PS I should really acknowledge that this is a variation over a theme stressed by Larry Summers and Brad Delong in their paper Fiscal Policy in a Depressed Economy. See my discussion of that paper here.

Ignore the shutdown

Market Monetarists have a tendency not to get all worked up about fiscal issues. I guess the same goes for the discussion about a possible US government shutdown.

But what is history telling us? Well, it would not be the first time we would have a US government shutdown. Last time it happened was in 1995.

I stole this from Wikipedia:

The United States federal government shutdown of 1995 and 1996 was the result of conflicts between Democratic President Bill Clinton and the Republican Congress over funding for Medicare, education, the environment, and public health in the 1996 federal budget.

The government shut down after Clinton vetoed the spending bill the Republican Party-controlled Congress sent him. The federal government of the United States put non-essential government workers on furlough and suspended non-essential services from November 14 through November 19, 1995 and from December 16, 1995 to January 6, 1996, for a total of 28 days. The major players were President Clinton and Speaker of the U.S. House of Representatives Newt Gingrich.

…A 2010 Congressional Research Service report summarized other details of the 1995-1996 government shutdowns, indicating the shutdown impacted all sectors of the economy. Health and welfare services for military veterans were curtailed; the Centers for Disease Control and Prevention stopped disease surveillance; new clinical research patients were not accepted at the National Institutes of Health; and toxic waste clean-up work at 609 sites was halted. Other impacts included: the closure of 368 National Park sites resulted in the loss of some seven million visitors; 200,000 applications for passports and 20,000 to 30,000 applications for visas by foreigners went unprocessed each day; U.S. tourism and airline industries incurred millions of dollars in losses; more than 20% of federal contracts, representing $3.7 billion in spending, were affected adversely.

It sounds pretty horrible doesn’t it? But now look at how the US stock market performed ahead of, during and after the 1995 government shutdown.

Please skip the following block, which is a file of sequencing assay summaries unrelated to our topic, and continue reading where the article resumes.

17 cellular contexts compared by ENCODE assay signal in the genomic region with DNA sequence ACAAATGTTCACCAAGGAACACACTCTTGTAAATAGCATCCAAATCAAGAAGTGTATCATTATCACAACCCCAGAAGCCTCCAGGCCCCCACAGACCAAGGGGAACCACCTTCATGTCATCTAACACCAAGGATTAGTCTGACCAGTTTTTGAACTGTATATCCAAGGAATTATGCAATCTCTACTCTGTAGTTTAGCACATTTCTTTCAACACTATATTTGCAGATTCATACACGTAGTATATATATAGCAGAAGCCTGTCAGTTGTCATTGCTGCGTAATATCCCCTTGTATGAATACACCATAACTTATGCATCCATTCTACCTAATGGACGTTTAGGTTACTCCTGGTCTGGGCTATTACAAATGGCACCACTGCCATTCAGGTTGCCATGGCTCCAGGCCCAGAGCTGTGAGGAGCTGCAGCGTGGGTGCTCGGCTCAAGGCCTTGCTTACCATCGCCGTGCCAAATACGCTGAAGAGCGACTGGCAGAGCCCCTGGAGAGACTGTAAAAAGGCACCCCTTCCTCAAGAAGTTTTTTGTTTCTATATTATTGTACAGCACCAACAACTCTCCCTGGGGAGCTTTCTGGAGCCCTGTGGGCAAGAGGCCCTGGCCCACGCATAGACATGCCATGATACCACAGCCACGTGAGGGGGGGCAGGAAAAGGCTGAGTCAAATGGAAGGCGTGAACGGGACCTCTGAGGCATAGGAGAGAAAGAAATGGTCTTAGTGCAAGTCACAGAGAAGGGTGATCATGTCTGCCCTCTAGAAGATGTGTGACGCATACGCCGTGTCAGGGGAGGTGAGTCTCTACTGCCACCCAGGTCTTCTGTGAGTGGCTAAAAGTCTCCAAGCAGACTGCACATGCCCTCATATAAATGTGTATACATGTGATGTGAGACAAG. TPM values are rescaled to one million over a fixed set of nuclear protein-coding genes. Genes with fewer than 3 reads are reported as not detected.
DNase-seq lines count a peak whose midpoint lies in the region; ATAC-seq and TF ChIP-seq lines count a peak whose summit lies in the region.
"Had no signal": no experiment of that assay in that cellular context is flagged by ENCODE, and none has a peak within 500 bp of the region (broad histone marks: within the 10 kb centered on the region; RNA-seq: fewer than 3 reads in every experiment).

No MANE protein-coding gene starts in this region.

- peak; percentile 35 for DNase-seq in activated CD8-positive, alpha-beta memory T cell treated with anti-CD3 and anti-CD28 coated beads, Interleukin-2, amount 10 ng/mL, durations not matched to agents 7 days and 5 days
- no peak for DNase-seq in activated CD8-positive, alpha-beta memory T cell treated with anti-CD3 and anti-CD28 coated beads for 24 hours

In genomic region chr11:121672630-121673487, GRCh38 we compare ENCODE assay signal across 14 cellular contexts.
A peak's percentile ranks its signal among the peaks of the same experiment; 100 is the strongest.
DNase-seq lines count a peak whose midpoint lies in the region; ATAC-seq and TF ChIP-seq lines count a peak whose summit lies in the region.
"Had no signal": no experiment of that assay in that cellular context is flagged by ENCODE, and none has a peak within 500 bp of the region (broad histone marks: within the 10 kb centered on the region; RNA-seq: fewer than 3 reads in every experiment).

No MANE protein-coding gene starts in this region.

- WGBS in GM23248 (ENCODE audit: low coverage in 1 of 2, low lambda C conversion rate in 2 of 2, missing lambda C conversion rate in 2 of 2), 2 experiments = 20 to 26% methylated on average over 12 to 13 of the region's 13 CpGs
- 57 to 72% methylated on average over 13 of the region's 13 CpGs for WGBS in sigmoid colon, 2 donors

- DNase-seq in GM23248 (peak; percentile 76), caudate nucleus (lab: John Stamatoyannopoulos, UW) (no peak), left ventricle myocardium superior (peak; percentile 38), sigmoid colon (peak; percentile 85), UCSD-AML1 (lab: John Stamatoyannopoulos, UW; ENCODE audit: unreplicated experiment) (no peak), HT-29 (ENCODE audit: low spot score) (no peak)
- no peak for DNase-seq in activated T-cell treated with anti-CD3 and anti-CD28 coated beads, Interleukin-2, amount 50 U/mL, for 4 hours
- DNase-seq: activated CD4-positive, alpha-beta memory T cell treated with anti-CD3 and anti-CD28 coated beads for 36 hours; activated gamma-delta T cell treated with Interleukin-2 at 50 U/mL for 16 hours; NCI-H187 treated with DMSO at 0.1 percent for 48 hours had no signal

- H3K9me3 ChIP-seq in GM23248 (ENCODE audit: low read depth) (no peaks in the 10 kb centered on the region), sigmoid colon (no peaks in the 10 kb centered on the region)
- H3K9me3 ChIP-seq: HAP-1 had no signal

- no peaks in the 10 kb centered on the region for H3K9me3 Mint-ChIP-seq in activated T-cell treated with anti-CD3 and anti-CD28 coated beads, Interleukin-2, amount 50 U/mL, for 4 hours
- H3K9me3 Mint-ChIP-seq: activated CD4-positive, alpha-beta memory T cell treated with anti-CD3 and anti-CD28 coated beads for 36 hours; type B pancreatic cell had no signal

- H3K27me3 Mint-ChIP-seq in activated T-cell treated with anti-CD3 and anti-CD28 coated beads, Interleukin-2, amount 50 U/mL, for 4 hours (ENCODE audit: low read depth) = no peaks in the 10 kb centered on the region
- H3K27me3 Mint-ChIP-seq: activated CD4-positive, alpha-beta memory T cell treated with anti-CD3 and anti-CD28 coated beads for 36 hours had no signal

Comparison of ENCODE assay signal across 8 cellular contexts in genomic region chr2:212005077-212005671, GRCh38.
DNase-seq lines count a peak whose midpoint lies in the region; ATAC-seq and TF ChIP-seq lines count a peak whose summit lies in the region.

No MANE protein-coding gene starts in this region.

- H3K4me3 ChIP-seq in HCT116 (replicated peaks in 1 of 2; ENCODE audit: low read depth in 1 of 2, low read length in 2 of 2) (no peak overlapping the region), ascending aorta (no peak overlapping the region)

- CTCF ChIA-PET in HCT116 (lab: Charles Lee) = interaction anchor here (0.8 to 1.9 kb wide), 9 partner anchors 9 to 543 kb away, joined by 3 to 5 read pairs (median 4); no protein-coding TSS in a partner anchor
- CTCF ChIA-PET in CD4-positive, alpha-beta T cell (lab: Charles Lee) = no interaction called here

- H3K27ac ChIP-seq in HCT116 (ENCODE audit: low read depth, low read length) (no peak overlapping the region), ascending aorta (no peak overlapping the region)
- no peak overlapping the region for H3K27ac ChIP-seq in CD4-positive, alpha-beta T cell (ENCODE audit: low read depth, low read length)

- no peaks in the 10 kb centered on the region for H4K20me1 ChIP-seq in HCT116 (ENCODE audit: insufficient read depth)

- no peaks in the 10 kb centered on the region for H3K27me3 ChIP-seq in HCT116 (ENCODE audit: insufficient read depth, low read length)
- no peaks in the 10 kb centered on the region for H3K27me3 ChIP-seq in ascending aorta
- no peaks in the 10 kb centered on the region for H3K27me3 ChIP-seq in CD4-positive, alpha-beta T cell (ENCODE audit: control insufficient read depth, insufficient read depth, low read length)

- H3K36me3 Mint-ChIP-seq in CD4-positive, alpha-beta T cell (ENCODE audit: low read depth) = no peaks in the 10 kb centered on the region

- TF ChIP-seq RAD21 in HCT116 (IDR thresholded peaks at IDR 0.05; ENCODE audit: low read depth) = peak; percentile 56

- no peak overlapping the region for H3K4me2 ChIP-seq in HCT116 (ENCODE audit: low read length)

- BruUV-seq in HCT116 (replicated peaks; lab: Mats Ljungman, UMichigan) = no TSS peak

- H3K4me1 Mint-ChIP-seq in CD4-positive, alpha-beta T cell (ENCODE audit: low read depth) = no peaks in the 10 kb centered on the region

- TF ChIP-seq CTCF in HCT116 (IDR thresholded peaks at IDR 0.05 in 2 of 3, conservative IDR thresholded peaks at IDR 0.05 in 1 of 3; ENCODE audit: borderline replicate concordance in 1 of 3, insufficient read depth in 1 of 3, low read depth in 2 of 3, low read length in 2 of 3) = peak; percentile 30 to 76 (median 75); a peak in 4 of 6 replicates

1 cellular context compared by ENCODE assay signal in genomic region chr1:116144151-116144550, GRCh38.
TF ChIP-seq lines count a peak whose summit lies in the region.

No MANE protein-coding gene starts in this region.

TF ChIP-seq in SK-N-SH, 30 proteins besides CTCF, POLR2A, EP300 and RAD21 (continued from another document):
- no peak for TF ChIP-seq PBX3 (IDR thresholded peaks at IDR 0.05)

govt shutdown

Are you scared? I am not. If the stock market is up it is normally a pretty good indication that no permanent damage has been done to the economy.

PS If you do not get why I am not scared about this you should take a look at what I said about the “fiscal cliff” a year ago – See for example here. It is all about a rule based monetary policy and the Sumner Critique.

It is time to stop worrying about austerity – also in the UK

I have a piece in City AM today on the impact of fiscal austerity in the UK:

FIVE years ago, nearly every macroeconomist agreed that central banks determined aggregate demand (total spending in the economy), and that fiscal stimulus was therefore unnecessary to lift depressed economies. Conversely, fiscal austerity was seen as irrelevant at best for overall growth; any impact of austerity on demand can be offset by the right monetary policy – though tax cuts could, of course, boost aggregate supply.

But the age-old discussion about the relation of fiscal policy to growth has resurfaced. Keynesian economists – including Òscar Jordà and Alan M Taylor in a paper just released by the National Bureau of Economic Research – claim that government austerity is to blame for lacklustre UK growth since 2010.

There are technical issues with the paper that make Taylor and Jordà’s precise numbers hard to evaluate. And as the economist David B Smith has noted, the important question of fiscal sustainability is not even addressed. But the more fundamental issue in the whole debate is the idea of “monetary offset”.

Read the rest here.

There is no ’fiscal cliff’ in Japan – a simple AS-AD analysis

It is now very clear that what Milton Friedman advocated the Bank of Japan should do back in the mid-1990s – to expand the money base to get Japan out of deflation – is in fact working. Nominal spending growth is accelerating and with it deflation has come to an end and real GDP growth is fairly robust.

However, some have been arguing the success of Abenomics will be short-lived and that the planned increases in the Japanese sales tax might send Japan back into recession. In other words Japan is facing a fiscal cliff.

In this post I will argue that like in the case of the 2013-US fiscal cliff the fears of the negative impact of fiscal consolidation is overblown and that the risk of recession in Japan is very small if the Bank of Japan keeps doing its job and try to get inflation expectations back to 2%. It is yet another illustration of the Sumner Critique.

All we need is the AS-AD framework

I think it is pretty easy to illustrate the impact of a sales tax increase in a world with a central bank with a credible inflation target within a simple AS-AD framework.

We start out with a Cowen-Tabarrok style AS-AD framework. We use growth rates rather levels and aggregate demand curve is given by the equation of exchange (mv=py).

The graph below is our starting point.

AS AD

We have assumed that inflation in the starting point already is at 2%. This obviously is not correct, but it does not fundamentally change the analysis of the “fiscal shock”.

Japan’s sales tax will be raised to 8 percent from 5 percent in April and to 10 percent in October 2015, but here we just assume it is one fiscal shock. Again that is not important for the conclusions.

A negative fiscal shock in a Cowen-Tabarrok style AS-AD framework is basically a negative shock to money velocity (v), which will push the AD curve to the left as nominal spending drops.